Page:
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  • Dee Lister

Much Marcle Yew's windows to the sky

(1 September 2020)

I visited an ancient Common Yew tree (Taxus Baccata) recently during a trip to my home county of Herefordshire. My deep reverence for trees as sacred (1) meant I was most excited on that sunny Saturday morning, driving up the tiny lanes of Much Marcle to St Bartholemew’s church, where the ancient yew tree put down her roots long ago.

Glennie Kindred writes that yew trees have long been revered as a sacred in many spiritual and religious communities of the past and modern age (2,3). Yew trees are connected with death, rebirth and immortality and for this reason they are often found in the northern hemisphere in churches and cemeteries (4).

After arriving at the church, I passed through a squeaky metal gate and saw at the end of a rough stony path the imposing magnificence of this majestic Yew tree. 

Touching the rough reddish-brown bark during timeless moments alone with her, I sensed a hum, an ancient song sung for many centuries. Who knows what mysteries could be told by one who has lived hundreds of years old?

I’ve been referring to the yew as female have noted the presence of red berry-like structures on the needle-like flat dark green leaves. This marks an evergreen conifer’s sex as female, although interestingly in recent years it’s been found conifers can change sex (5).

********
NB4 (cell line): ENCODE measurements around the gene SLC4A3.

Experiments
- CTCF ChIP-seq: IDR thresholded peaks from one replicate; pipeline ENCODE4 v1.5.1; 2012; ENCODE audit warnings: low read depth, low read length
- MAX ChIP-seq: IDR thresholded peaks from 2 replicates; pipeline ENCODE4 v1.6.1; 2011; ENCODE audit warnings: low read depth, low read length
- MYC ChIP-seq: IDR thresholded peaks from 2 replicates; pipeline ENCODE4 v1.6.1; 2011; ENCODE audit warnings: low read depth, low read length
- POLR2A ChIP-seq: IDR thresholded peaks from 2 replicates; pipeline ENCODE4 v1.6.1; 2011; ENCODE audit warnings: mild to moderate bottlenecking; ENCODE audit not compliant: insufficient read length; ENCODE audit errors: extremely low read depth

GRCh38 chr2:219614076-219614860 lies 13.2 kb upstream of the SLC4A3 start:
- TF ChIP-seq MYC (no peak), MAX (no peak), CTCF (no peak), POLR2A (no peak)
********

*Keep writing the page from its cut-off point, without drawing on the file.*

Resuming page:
Walking in a circle around the Yew it was fascinating to look upon her many faces. Textured bark reached up a thick columnar trunk with an impressive girth. Long deep, etched striations led to a conglomeration of branches in the middle of the low base, which led the eye in many directions.

I didn’t know where to focus my attention for a while. That is until a small, perfectly circular window drew me in amidst branches. 

Looking into this light, seeing the sky through backlit and thin overlapping branches, showed a place where dreams could be weaved. It seemed a soul could pass to an altogether different place through here, or perhaps through the other spaces, the windows to the sky.

I walked further around to a great feature of the tree: the vast space that offered a generously sized vast doorway. I calmed myself before sitting down... inside the tree!

And breathe.

I had magical moments of solitude inside the tree, feeling safe, meditative, happy, at peace.

I often feel this way when around trees, although this time of course it was from under the shelter of an ancient one's bows. This was the womb of the tree offering an intimate awe-inspiring connection with the earth.

Looking up was another revelation as there was a Sistine chapel of textured flow. Wooden ribbons blended in artful ways. Ever-larger circular shapes surrounded more windows to the sky. 

I was aware of the many people before me who would've gathered here, long before the wooden benches created by man and machine. For this reason, and given the tranquility and beauty of the tree, it didn’t surprise me to see flower and plant offerings left by recent visitors.

I felt a call to share a song, a small gesture of gratitude.